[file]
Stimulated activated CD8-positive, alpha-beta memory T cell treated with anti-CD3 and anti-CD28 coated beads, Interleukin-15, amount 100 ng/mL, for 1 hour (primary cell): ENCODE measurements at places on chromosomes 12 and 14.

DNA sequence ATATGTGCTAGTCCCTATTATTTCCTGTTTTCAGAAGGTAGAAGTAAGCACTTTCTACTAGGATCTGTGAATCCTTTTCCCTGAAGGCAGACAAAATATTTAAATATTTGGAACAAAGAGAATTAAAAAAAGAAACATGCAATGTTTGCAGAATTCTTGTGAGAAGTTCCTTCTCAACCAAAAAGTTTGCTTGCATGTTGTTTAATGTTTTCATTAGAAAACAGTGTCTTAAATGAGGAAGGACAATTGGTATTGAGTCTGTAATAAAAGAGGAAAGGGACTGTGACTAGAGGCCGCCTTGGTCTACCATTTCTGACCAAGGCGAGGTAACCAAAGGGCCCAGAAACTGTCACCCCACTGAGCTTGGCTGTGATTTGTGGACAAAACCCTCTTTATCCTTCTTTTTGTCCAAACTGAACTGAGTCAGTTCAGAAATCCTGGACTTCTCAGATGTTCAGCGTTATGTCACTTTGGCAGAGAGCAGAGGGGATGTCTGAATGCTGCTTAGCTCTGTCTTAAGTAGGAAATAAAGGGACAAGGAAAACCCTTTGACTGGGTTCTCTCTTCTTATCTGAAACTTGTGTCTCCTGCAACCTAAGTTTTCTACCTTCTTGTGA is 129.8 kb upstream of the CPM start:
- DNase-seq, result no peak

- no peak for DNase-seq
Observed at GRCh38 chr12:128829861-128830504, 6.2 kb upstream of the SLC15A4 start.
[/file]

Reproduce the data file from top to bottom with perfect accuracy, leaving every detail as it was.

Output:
Stimulated activated CD8-positive, alpha-beta memory T cell treated with anti-CD3 and anti-CD28 coated beads, Interleukin-15, amount 100 ng/mL, for 1 hour (primary cell): ENCODE measurements at places on chromosomes 12 and 14.

DNA sequence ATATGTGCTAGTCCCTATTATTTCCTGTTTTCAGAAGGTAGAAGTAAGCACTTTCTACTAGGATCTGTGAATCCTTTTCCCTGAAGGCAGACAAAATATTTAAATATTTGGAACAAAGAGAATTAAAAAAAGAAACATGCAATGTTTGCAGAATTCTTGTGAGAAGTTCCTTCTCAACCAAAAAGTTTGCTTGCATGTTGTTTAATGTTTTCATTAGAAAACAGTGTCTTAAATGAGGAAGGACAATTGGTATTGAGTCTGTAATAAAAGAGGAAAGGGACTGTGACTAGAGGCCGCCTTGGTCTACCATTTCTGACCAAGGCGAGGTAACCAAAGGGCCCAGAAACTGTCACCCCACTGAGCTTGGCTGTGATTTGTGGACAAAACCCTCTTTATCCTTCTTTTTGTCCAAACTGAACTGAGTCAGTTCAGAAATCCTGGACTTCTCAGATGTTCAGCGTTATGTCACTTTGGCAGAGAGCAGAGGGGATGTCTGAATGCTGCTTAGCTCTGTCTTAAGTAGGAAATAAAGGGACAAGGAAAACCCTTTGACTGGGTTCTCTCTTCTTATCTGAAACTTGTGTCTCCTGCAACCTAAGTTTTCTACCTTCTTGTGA is 129.8 kb upstream of the CPM start:
- DNase-seq, result no peak

- no peak for DNase-seq
Observed at GRCh38 chr12:128829861-128830504, 6.2 kb upstream of the SLC15A4 start.